Marathon Training

How to Eat for Your Next Marathon Training 

It’s an all too familiar scene: You start a new training plan for your next marathon and things seem to be progressing well with your workouts. But as the mileage builds, you start to feel tired—and have trouble recovering from key workouts and long runs.

There’s a good chance you aren’t meeting your nutrition needs to support your training, and maybe you’re unsure how to make nutrition adjustments for different days of training. If you’re unsure what to eat when training for a marathon, this is where planning and a little work can come in handy.

Evaluating Your Marathon Training Nutrition

There are some things to keep in mind as you think about evaluating and changing up your own nutrition:

There is No One-Size-Fits All Meal Plan

The ideas below are not meant to be prescriptive, but rather offer perspective on nutrition balance and timing.

Ideally, nutrition should change on the training day to help you recover quicker and reduce injury risk, but if you find this difficult to master due to reduced appetite, then adjustments to your eating in the days following should be made and increased to dig you out of your nutrition hole. As training increases, all macronutrient requirements (carbohydrates, fats, and protein) increase. The amount increased at meals and snacks depends on your body weight, training, and goals.

Focus on Being Intuitive—But Practical

For the most part, hunger and fullness cues should guide your own eating, but keep in mind that higher intensity or long training sessions can impact your hunger and suppress appetite. On those days you may need to be more practical when fueling.

Balance Your Macros

When building your meals, think about balance. It sounds simplistic, but it can ensure you at least have your bases covered before you adjust overall amounts of macronutrients. Ask yourself: “Do I have all of the following in my meals: carbohydrates, fats, protein, and fruits and vegetables?”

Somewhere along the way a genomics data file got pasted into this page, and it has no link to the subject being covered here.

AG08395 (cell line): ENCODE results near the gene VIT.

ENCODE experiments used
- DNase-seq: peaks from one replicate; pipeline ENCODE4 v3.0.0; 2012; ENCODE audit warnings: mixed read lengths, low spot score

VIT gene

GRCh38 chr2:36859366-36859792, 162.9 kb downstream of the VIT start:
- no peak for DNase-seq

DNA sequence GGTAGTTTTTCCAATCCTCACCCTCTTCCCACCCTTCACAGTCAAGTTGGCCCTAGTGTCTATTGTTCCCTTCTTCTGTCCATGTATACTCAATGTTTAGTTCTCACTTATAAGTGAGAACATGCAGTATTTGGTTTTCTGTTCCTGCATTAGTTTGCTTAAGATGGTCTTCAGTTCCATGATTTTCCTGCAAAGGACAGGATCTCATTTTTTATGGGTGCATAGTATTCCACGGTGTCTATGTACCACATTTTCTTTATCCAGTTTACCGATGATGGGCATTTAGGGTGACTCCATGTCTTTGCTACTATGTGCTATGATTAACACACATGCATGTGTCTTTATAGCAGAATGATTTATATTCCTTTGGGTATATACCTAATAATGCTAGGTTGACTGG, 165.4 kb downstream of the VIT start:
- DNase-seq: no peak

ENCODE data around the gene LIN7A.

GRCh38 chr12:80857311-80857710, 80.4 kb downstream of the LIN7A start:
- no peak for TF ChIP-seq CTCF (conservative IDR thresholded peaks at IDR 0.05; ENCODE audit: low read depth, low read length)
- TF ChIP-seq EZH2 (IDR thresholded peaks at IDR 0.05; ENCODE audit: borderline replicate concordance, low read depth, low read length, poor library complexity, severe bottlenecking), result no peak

When building your snacks, balance can help, but also think about the macronutrients that you might struggle to get enough of at meals. Snacks can act as a vehicle for added nutrition and to help fill in nutrition gaps in your diet. Ask yourself: “Do I have a carb+fat, fat+protein, or protein+carb at this snack?” to help ensure you’re eating snacks that will promote optimal blood sugar balance and hormonal stability to aid in recovery.

Pre-Run Nutrition Needs

Focus on mostly low fiber carbohydrate sources and a little bit of protein (~8–10G) to keep blood sugar balanced pre-exercise. Fat should be limited to less than 10G as it is digested more slowly in the body and can lead to increased risk of gastrointestinal distress. A goal of 1–2g/kg body weight (~50–75G) of carbohydrates should be taken in pre-run session.

Post-Run Nutrition Needs

Focus on a combination of protein and simple carbohydrates to promote maximum rates of muscle protein synthesis and glycogen replenishment. Aim for 45–60G of carbohydrates and 15–20 grams of protein. Higher quality protein sources that are higher in branch chained amino acids (dairy, eggs, soy) can be most helpful in aiding in recovery.

Timing is Important

Pre- and post-run nutrition should be dialed. Pre-run nutrition serves to give you enough energy to fuel your workouts and post-run nutrition can help replace glycogen stores, stop muscle protein breakdown, and build and repair the body. Meals should be had regularly to help you get in all of your nutritional needs and to optimally spread out your macronutrients to help utilization.

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